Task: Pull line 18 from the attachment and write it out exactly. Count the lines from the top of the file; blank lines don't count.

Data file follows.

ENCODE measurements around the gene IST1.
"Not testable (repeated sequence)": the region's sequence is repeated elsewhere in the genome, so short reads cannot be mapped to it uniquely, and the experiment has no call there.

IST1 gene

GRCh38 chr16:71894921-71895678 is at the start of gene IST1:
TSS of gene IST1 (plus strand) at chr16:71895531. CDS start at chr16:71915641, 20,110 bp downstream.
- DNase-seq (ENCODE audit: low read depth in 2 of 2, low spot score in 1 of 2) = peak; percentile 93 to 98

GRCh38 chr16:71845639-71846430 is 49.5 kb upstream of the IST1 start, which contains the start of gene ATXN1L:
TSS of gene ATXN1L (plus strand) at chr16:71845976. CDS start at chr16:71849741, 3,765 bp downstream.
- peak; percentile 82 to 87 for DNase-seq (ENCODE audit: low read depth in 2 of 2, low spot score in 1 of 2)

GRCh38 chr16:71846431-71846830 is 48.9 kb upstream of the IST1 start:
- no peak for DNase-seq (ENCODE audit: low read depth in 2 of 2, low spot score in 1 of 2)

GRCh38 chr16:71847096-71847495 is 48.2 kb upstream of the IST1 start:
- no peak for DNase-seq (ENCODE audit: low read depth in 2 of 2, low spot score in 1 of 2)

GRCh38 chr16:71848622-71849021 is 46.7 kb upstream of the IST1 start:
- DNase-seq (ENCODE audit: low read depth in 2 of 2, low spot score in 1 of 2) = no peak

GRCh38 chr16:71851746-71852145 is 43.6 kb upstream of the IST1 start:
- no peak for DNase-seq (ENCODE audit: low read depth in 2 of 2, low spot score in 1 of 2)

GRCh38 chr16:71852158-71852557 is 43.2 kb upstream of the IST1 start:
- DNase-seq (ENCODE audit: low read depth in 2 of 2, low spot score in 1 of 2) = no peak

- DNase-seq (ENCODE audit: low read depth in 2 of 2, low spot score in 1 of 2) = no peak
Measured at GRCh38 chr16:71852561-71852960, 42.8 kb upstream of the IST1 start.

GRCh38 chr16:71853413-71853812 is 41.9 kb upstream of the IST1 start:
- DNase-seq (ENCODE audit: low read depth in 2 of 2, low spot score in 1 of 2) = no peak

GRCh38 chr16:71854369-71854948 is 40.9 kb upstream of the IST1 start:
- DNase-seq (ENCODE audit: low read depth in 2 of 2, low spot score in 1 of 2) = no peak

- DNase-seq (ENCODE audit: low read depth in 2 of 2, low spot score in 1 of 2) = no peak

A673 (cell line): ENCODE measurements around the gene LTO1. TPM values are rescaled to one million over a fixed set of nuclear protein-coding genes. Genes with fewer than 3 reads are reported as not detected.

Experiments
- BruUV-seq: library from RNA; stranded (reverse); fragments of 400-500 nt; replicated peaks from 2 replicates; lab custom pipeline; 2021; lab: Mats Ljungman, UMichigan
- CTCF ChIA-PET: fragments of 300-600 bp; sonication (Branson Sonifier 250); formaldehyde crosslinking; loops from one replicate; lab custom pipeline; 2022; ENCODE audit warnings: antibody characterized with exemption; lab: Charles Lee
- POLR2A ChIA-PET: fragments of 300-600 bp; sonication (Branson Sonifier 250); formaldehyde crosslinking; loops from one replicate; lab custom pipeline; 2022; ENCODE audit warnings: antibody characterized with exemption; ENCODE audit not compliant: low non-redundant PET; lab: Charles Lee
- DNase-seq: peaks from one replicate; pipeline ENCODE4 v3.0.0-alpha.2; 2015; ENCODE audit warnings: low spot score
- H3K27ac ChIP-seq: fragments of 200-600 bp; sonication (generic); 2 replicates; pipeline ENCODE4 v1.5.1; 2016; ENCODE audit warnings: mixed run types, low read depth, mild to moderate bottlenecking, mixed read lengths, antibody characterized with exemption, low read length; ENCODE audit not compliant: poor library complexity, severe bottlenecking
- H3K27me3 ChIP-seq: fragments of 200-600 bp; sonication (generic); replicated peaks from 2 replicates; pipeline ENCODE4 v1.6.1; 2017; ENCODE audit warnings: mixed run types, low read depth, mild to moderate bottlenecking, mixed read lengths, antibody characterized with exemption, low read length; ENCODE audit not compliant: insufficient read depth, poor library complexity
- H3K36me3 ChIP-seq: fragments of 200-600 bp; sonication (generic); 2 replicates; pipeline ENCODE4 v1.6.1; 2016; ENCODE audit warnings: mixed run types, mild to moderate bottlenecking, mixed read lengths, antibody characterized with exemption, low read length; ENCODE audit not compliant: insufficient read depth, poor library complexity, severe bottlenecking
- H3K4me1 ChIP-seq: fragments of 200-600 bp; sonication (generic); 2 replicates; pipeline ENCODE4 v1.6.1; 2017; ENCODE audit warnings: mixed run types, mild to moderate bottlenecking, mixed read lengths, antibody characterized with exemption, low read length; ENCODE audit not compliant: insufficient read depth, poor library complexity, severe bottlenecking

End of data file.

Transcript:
GRCh38 chr16:71852158-71852557 is 43.2 kb upstream of the IST1 start: